Issuers are the bread and butter of the ABS industry, and drawing new collateral sources into the market means drawing new personalities - and their firms - into the securitization market. Last week's new issuer workshop, focusing on securitization fundamentals, attracted a packed room dominated by newcomers.
"Considering all the hoopla over having two competing conferences, this is a positive sign for the market going forward," said one panelist privately.
About two-thirds of the people in the room had not yet securitized any assets, a quick count by the panelists indicated; a handful of others had done only one transaction. The bottom line is that new issuers are still drawn to the market.
"My company has had bankers from several firms visit us about securitization options," said one attendee who hailed from a West Coast-based firm that began mortgage-lending operations a few years ago. "But I came to the conference to do my due-diligence on securitization. You can't just rely on the bankers."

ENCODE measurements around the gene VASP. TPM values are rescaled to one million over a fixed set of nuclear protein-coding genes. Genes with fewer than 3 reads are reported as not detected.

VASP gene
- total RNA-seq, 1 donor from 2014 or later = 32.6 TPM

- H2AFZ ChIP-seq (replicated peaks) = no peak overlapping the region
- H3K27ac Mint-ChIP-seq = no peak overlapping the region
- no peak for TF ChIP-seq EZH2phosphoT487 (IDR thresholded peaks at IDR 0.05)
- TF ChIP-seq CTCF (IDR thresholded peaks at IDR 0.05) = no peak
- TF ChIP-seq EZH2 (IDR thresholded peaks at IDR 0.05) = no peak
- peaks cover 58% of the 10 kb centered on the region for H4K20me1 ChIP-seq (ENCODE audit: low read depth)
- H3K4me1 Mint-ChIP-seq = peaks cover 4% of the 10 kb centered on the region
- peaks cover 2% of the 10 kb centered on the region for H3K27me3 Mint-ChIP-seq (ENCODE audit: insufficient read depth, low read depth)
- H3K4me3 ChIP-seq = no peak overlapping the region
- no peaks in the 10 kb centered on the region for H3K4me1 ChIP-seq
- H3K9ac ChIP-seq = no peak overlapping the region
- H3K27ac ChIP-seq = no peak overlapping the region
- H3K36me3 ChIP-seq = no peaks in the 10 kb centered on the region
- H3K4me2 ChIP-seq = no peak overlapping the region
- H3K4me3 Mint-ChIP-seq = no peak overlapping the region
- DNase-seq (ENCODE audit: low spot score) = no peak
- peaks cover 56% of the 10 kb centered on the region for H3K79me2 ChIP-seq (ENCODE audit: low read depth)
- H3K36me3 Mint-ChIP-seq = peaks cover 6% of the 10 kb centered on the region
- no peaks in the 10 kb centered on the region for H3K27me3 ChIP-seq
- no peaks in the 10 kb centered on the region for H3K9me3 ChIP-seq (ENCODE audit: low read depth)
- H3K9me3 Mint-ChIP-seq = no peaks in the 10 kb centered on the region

Whereas on- or off-balance sheet concerns were a prevalent trend a year or two ago for new issuers, panelist Steven Hennessee of Banc One Capital Markets noted their focus has changed to disclosure.
"Keep in mind Sarbanes-Oxley. Some private companies aren't prepared to meet that," Hennessee said.
"Post-closing is becoming increasingly important," said Thomas Glanfield, partner, Ernst & Young. Calling attention to the time after the deal closes, Glanfield pointed to tax compliance and auditing SPVs as areas that new issuers need to pay close attention to.
New issuers also need to take the factor of time into consideration. "Timing is critical. Whatever you think the timing is, double it," said Jesse Mann, of Fitch Ratings.
Given the paperwork involved, from balance sheets and financial statements to corporate history, getting internal folks motivated in order to get that information in an accurate and timely manner was also emphasized.
On that note, attorney Matt Joseph said that in many instances, internal employees have shown distress at the level of disclosure they're asked to comply with from rating agencies and lawyers working on the deal. But they may not realize how much weight legal considerations carry in these financial transactions.